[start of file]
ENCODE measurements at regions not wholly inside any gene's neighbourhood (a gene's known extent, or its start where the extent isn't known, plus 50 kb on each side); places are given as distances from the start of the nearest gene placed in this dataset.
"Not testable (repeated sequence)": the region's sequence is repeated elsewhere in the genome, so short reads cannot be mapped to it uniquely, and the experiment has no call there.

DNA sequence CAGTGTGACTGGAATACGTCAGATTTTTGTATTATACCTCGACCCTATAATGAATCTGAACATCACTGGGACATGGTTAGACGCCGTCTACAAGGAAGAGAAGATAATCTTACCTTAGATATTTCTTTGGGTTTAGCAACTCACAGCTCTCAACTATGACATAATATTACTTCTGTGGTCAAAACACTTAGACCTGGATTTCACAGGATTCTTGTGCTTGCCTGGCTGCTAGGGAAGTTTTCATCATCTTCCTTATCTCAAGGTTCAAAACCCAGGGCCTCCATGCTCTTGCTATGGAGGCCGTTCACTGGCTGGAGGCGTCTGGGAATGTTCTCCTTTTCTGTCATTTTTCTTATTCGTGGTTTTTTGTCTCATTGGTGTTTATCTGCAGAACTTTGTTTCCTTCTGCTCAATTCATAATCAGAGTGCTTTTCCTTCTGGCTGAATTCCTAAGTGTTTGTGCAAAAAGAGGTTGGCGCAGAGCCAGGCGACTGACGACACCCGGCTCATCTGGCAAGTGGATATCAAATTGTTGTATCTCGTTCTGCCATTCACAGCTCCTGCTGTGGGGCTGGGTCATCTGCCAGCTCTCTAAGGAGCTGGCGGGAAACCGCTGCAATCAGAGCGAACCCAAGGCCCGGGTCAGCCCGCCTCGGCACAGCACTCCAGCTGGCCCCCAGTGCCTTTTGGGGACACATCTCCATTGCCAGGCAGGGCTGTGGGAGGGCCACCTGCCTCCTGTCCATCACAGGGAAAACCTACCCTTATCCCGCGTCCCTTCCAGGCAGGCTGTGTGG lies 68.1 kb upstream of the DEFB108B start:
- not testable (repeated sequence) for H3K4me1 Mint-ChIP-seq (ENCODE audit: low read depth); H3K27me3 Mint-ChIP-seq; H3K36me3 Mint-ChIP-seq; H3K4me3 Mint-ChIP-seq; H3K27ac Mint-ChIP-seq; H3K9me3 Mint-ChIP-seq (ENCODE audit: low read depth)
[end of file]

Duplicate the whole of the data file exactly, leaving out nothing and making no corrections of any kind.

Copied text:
ENCODE measurements at regions not wholly inside any gene's neighbourhood (a gene's known extent, or its start where the extent isn't known, plus 50 kb on each side); places are given as distances from the start of the nearest gene placed in this dataset.
"Not testable (repeated sequence)": the region's sequence is repeated elsewhere in the genome, so short reads cannot be mapped to it uniquely, and the experiment has no call there.

DNA sequence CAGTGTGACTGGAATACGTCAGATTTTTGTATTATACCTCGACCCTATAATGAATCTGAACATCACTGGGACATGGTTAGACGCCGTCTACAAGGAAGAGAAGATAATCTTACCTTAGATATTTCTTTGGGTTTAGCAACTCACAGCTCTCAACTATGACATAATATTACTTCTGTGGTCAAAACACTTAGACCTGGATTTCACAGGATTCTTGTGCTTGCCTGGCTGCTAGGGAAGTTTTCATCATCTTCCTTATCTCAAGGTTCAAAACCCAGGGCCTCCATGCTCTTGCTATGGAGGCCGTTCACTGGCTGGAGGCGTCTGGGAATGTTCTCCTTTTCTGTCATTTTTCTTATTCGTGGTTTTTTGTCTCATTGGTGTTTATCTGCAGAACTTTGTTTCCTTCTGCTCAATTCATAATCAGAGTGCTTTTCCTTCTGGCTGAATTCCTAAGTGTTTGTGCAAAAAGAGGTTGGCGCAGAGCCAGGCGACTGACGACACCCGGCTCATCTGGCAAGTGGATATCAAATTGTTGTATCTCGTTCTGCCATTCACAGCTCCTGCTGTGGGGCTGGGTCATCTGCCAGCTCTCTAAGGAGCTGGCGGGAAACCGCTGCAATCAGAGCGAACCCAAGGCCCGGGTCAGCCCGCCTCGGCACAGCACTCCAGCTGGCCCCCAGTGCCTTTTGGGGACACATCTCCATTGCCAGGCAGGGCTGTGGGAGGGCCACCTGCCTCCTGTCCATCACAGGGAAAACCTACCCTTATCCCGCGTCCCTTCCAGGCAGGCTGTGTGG lies 68.1 kb upstream of the DEFB108B start:
- not testable (repeated sequence) for H3K4me1 Mint-ChIP-seq (ENCODE audit: low read depth); H3K27me3 Mint-ChIP-seq; H3K36me3 Mint-ChIP-seq; H3K4me3 Mint-ChIP-seq; H3K27ac Mint-ChIP-seq; H3K9me3 Mint-ChIP-seq (ENCODE audit: low read depth)